State blood shortage motivates more donorsOct. 4, 2000
By AMY RUDY
With the lowest blood supply levels in the history of the United States, the American Red Cross and Alpha Phi Omega are asking the Baylor community to donate blood on campus this week.
According to Diane Jenkins, senior Texas territory manager for the American Red Cross, Central Texas is operating on less than a one-day supply of blood.
'This is the worst it has been across the country,' Jenkins said. 'In Texas alone, use of blood is up 12 to 15 percent. We are collecting more blood than ever, but it is also being used on a much greater scale than before.'
Jenkins said because of new medical treatments and an older population that is living longer, the blood supply is in greater demand than ever.
'More people are receiving blood,' Jenkins said. 'People are living longer, and they are having medical treatments which were previously unavailable, such as organ transplants and hip replacements, which use up a lot of blood.'
Jenkins also said an increase in trauma injuries has put a strain on the blood supply.
'In Waco alone, there can be three or four car accidents a day,' Jenkins said. 'It wouldn't take much, for one major traumatic event [can] wipe out our daily blood supply.'
According to the American Red Cross Web site, every two seconds someone in the United States needs a pint of blood, yet only 5 percent of the nation donates blood.
Jenkins said many regular blood donors are becoming too old to donate, which is why the Red Cross is recruiting at high schools and colleges for new donors.
'We do everything in our power to make donating blood a good experience for people,' Jenkins said. 'We like to recruit young people and give them a good donation experience so that they will become life-long donors. People need to know that just a single donation can save three to four lives.'
Jenkins said the Red Cross is hoping to get 750 units of blood at Baylor this week.
'We always do well at Baylor, and Alpha Phi Omega helps us a lot in recruiting students and in running the blood drive,' she said.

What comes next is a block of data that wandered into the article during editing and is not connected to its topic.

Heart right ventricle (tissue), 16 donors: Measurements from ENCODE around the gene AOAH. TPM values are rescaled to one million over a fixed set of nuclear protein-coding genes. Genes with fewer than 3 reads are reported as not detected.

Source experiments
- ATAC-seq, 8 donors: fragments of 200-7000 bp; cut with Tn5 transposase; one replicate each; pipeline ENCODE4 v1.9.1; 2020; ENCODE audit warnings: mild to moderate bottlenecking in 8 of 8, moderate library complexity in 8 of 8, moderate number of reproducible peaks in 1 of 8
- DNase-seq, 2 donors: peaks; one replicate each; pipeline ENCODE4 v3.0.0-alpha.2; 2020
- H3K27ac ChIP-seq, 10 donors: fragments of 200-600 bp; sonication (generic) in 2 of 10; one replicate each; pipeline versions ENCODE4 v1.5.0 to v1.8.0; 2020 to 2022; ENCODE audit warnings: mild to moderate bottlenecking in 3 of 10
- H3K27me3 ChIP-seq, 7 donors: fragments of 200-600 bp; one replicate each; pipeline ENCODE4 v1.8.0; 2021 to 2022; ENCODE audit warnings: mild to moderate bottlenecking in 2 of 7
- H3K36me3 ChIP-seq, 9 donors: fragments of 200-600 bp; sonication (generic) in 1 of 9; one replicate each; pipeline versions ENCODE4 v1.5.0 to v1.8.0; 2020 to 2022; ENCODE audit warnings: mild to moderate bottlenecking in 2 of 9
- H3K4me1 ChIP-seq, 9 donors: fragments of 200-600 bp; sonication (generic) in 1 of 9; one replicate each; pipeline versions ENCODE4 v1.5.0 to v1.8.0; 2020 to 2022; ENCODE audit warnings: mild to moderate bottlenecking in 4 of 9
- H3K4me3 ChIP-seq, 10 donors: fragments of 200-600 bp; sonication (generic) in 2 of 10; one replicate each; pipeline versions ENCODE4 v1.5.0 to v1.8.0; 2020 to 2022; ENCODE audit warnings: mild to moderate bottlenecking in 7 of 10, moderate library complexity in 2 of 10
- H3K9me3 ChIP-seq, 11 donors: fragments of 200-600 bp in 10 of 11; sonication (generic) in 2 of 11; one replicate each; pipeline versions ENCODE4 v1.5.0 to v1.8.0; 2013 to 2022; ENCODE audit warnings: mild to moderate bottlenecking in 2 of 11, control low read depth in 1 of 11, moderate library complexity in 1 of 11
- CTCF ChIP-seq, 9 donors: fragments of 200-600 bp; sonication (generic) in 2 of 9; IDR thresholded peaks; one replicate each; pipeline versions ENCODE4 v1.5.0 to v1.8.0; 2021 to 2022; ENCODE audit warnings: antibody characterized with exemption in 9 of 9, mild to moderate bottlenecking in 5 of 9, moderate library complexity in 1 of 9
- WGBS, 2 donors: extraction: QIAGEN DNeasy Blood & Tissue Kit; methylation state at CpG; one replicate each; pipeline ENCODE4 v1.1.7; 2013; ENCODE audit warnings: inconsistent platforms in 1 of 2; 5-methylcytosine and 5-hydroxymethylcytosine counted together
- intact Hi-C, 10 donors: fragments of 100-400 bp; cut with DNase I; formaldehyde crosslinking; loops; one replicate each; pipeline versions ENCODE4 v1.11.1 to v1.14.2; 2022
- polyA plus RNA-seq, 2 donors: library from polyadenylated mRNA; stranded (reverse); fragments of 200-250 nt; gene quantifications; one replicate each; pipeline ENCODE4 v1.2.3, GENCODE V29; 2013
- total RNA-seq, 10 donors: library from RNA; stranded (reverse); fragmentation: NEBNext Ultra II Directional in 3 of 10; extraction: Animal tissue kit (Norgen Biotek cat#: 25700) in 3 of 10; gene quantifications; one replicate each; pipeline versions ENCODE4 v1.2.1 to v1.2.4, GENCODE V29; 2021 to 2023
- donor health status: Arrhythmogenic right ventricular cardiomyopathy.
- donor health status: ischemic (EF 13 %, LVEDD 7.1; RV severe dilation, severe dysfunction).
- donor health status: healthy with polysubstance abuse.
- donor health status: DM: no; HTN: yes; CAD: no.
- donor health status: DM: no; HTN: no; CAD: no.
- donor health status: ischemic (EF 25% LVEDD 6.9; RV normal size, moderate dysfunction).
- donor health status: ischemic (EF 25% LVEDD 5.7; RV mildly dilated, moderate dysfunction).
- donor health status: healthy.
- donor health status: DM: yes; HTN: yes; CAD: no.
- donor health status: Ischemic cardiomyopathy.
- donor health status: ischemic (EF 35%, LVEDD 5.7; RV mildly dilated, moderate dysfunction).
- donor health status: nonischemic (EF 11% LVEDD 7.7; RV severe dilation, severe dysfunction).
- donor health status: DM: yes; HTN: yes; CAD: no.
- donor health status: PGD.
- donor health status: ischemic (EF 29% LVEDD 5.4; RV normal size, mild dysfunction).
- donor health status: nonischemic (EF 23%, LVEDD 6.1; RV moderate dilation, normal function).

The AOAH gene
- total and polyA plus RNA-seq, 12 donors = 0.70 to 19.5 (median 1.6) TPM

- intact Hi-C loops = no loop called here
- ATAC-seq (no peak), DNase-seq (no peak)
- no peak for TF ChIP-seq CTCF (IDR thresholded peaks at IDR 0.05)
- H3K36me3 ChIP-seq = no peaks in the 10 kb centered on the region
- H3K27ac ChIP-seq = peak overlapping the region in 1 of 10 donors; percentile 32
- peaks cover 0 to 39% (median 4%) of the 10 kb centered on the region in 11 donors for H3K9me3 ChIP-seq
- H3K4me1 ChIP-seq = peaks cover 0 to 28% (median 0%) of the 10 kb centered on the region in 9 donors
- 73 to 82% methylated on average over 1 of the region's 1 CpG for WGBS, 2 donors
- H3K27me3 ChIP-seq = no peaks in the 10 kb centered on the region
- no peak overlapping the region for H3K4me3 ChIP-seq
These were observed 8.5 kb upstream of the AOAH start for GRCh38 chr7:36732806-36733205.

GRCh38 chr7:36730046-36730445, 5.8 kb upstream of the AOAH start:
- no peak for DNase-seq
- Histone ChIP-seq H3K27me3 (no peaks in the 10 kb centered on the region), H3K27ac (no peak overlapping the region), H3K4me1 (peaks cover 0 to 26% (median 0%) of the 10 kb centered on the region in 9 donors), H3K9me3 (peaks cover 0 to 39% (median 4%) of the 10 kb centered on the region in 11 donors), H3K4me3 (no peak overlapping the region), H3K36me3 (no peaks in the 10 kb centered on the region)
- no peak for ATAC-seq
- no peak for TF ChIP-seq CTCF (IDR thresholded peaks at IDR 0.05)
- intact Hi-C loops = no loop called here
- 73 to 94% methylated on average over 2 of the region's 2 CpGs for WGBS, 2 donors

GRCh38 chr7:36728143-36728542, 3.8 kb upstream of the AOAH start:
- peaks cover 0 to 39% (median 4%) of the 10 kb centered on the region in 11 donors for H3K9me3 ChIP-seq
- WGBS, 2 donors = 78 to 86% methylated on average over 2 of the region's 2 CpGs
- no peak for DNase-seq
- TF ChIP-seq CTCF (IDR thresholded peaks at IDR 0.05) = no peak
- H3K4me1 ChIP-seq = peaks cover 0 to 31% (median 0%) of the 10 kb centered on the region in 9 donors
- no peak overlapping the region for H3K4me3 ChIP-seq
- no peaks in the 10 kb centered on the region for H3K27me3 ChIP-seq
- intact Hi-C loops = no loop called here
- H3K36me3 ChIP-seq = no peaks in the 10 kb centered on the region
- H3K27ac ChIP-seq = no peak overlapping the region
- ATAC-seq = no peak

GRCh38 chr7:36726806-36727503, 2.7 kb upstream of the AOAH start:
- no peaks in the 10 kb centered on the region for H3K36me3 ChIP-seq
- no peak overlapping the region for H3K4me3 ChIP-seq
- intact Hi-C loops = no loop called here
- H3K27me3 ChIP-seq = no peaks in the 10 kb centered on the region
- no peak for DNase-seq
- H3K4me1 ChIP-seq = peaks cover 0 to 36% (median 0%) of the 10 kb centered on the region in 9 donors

Jenkins said the three main reasons people do not donate blood is because it is not convenient; potential donors are often scared of giving blood; and because donors may have never been asked to give.
'Being on campus provides us with a wonderful opportunity to educate people about donating,' she said. 'Most people can donate, but they don't because of common misconceptions or fears.'
Jenkins said that to be a donor, a person must be at least 17 years old, weigh at least 110 pounds and be in good health.
'People can donate if they are on medications for depression, allergies, diabetes and high blood pressure, to name a few,' she said. 'Often, people don't know that they can give blood in these circumstances, so they don't out of misconception.'
Jenkins said potential donors go through a screening process prior to donation, and the potential donors will be turned away if they
* have a blood transmissible disease
* have an iron-deficiency
* have gotten a tattoo in the past 12 months
* have taken Accutane in the past four weeks
* have been on antibiotics in the past 48 hours,
* or have traveled to a malaria-risk country in the past 12 months.
'A lot of students also think they can't donate if they have just received a piercing, but it is only if they did it themselves and not in a professional, sterile environment,' Jenkins said. 'I encourage anyone who questions their eligibility to go by any donation site on campus and talk to a nurse about it.'
Benjamin Walz, a Colorado Springs freshman, gave blood on Monday for the first time.
'It was not painful at all,' Walz said. 'The donation itself took about 15 minutes. It was a good experience. I would definitely do it again and I would recommend that everyone who can donate do it.'
To help make their donation experience easier, Jenkins said she recommends people eat a good meal and drink plenty of fluids before giving blood.
Brad Holt, a Colleyville senior and APO member, said he began donating blood after he worked a blood drive for APO.
'It doesn't hurt that much, and it is well worth it,' Holt said. 'I like having the knowledge that I am helping to save at least three lives. I hope that people will do it as often as they can and not just once a semester during a blood drive.'
Jenkins said that healthy, qualified people can donate as often as every eight weeks.
'The biggest gift that people get is the personal satisfaction, knowing that they are helping to save lives,' Jenkins said. 'It is the best feeling ever, but they won't know how great it feels until they try it.'
The blood drive will be held at various sites on campus through Friday. All donors will receive free drinks, food, a T-shirt and a pass to the Museum of Horrors Haunted House while supplies last.